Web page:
More On Amazon Unbox + TiVo

Those of you who read ZNF regularly or have come across some of my comments on the TCF can probably guess the Amazon Unbox on TiVo service excites me: Being able to rent feature length films via the Internet for television playback is my personal holy grail. So I checked in with TiVo, Inc this AM to find out a little more of the mechanics of this upcoming video download collaboration

On the TiVo end, TiVoCast and TiVoGuard are the technologies being used. Video will be “near DVD” quality with stereo sound. Download times will vary by home broadband speeds — a typical movie would take about an hour to download via a 5Mbps connection. Slower connections could take longer: A 1Mbps connection could result in 5 hours or so to download a flick. Video cannot be played back until the TiVo download completes.

On the Amazon side of things, studios dictate which movies are available for rent versus which are available for purchase… some are available for both. Video is ordered online; transmission to TiVo is initiated online as well. Downloads to the TiVo begin within 15 minutes of request. Purchased video is stored indefinitely and can be retrieved multiple times, though only two devices (computer, TiVo, handheld) are authorized for particular content at a time.

Amazon Unbox on TiVo is currently in beta and will be available “soon.”

10 thoughts on “More On Amazon Unbox + TiVo”

  1. Sorry, Dave, but “near-DVD quality” and “stereo” just won’t cut it. Too many folks have high end video and Dolby 5.1 Surround systems, and this is too little too late. Meh…

  2. On further thought, I’m really intrigued by the service. Earlier, I didn’t know you could “rent” movies and balked at the 14 buck or so “buy” option. But 3.99 or 2.99 for a rental is reasonable. I don’t plan to rewatch or keep movies.

    Funny, I just canceled my netflix account because I’m sick of scratched disks.

    Bring on the content!

  3. Bierboy – And MORE people DO NOT have high-end systems, just basic setups. Which is fine. Even many people with high end systems don’t mind the trade-offs for some convenience – I have a high end system, including a 61″ 1080p DLP and a Series3, and I expect to use this service now and then. Most of the content I watch is still broadcast in SD & stereo anyway.

    I haven’t rented a DVD in many years, because I can’t be bothered. But, just as I buy more music now via iTunes than I did on CD, I’ll probably check out more movies just because it is easy. And if they ever offer HD content downloads for the S3, I’ll probably use those. (I expect they will in time.)

    Keep in mind that (except for the DVD units) the S2/2DT family can only output stereo audio anyway, perhaps Dolby Pro-Logic at best – no real 5.1/digital sound. Only the DVD units and S3 have digital audio out and real 5.1, and they’re a very small segment of the TiVo user base.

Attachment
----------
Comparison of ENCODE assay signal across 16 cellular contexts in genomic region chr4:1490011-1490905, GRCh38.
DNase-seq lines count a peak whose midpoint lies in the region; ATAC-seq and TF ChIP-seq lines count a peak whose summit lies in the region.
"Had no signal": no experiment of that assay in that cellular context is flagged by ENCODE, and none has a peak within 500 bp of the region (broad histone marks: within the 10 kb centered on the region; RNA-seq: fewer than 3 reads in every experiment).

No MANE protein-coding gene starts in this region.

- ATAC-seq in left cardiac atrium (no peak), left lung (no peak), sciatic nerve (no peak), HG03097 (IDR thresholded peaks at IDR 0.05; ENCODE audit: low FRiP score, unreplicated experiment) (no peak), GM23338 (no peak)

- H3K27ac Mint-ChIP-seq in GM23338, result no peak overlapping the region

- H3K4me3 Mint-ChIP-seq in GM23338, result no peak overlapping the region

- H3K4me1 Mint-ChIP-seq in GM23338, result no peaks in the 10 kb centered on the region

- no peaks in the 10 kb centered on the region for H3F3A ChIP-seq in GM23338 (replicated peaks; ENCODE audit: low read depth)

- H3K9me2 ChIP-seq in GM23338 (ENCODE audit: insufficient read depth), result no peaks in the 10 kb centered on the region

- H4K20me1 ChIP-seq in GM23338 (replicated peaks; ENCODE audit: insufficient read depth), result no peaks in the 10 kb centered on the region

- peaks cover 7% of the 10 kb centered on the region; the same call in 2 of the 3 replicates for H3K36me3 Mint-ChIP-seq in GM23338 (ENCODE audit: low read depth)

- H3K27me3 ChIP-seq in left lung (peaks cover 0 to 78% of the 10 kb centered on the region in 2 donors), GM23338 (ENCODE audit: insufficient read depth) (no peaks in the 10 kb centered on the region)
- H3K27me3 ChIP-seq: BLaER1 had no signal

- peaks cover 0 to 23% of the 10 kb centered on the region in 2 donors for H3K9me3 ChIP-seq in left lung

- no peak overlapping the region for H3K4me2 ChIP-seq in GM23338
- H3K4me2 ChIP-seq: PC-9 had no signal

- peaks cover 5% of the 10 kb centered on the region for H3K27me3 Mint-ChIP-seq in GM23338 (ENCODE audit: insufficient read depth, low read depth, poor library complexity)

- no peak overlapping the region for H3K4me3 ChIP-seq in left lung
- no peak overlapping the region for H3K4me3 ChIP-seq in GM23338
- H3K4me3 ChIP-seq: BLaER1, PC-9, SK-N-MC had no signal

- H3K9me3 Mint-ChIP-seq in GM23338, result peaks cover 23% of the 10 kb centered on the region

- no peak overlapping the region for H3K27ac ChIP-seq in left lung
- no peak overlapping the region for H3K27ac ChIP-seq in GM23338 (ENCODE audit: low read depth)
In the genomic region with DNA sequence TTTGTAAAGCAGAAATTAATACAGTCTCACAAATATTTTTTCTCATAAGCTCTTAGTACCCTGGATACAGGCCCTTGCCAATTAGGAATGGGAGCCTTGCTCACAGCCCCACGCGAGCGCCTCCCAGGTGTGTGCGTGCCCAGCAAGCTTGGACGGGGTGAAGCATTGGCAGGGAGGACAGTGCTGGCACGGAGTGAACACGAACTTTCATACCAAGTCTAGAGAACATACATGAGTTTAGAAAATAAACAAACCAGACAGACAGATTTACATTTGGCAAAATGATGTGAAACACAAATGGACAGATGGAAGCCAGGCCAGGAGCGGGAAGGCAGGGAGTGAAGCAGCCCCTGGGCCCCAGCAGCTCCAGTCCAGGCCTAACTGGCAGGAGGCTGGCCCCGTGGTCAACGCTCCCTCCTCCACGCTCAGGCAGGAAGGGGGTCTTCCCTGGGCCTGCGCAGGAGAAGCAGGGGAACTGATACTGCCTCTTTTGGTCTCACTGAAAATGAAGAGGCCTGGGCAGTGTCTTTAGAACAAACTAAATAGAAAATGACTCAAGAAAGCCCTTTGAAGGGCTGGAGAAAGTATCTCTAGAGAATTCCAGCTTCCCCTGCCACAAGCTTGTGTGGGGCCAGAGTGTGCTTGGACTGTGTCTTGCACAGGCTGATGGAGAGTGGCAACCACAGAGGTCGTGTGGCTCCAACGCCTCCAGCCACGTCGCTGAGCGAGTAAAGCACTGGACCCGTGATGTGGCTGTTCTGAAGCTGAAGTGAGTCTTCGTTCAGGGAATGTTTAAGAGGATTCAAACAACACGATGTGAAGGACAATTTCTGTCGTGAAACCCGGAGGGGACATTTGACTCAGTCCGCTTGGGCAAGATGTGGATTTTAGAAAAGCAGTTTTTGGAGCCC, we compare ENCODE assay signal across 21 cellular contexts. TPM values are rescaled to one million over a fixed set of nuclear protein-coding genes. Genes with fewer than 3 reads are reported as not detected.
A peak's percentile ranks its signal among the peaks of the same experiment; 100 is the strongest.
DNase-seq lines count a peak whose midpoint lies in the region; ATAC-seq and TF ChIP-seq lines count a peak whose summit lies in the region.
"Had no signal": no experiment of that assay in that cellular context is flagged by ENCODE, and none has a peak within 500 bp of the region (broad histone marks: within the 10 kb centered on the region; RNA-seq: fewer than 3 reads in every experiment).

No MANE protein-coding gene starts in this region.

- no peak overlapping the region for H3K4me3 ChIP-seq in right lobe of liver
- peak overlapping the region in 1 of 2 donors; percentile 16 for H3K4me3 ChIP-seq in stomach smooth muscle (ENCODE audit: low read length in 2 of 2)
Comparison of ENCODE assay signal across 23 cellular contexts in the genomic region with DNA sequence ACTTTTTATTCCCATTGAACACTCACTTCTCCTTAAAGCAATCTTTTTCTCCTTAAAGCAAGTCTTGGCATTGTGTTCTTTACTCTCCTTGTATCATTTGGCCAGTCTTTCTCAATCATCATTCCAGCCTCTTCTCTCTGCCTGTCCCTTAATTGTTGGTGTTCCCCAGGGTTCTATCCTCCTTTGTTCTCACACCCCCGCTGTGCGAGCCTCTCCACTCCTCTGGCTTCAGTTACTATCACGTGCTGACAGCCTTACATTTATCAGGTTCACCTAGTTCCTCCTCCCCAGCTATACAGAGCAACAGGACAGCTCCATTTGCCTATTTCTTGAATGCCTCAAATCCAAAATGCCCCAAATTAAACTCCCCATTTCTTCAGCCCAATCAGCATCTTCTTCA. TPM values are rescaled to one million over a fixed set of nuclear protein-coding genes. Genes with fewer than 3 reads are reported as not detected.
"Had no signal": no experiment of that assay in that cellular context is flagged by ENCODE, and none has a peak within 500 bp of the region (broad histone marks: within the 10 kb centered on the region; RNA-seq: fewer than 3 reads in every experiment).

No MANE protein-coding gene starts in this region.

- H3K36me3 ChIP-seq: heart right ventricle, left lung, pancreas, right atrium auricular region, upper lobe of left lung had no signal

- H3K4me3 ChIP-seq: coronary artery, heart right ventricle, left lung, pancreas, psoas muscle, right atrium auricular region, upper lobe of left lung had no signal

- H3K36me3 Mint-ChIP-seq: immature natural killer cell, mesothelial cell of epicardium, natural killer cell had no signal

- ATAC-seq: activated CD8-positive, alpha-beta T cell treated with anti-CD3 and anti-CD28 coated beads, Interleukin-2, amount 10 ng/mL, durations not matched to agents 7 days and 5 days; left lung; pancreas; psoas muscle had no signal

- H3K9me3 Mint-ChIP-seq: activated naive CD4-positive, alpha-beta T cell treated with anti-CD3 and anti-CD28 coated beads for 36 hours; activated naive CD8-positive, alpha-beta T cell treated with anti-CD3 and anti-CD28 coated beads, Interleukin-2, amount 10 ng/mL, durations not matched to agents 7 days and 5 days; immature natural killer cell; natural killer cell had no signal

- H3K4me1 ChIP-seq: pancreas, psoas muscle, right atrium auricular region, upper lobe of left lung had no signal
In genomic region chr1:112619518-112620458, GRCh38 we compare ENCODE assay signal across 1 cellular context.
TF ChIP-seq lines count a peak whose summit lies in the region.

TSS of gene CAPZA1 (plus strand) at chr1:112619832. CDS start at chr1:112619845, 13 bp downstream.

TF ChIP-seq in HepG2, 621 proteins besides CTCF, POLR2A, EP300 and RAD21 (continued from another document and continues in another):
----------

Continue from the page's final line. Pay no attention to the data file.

And I think ‘too little, too late’ is laughable considering that the total number of people using download services today is negligible. Right now the market basically does not exist for all intents and purposes, it is a brand new arena. There is a great deal of potential and plenty of time to experiment with the services and find something that gets traction.

  4. Heh, oops, that was me. I was testing commenting from work last night and changed the name I was using. It looks like when I try to comment from work it gets caught in the spam filters – I suppose somehow the IP block we have at work get into the blog spam filters (maybe someone else at work was being a dink).

  5. “Purchased video is stored indefinitely and can be retrieved multiple times”. What about rented movies/shows are those subject to a time limit or a viewing limit (or both)

  6. SD isn’t ideal, but I’ll willing to accept it (for NOW) in exchange for near instant gratification. I also have the Xbox 360 which¬† offers movie downloads too… many in HD.

    Charles: That’s a good question which I’m going to look into.

  7. To Charles & Dave:
    I was reading through the Unbox terms.

    And I recall that for a rental you have 24 hours to watch it.

    And I believe the 24 hours starts when you actually start watching the movie. Not when you download it.

    I could be wrong, but for some reason I clearly remember this from the the other day I read through the terms..

  8. Another mini correction (by my interpretation) …

    the video can simultaneously co-exist on two home devices (PCs, TiVos) AND two handhelds.


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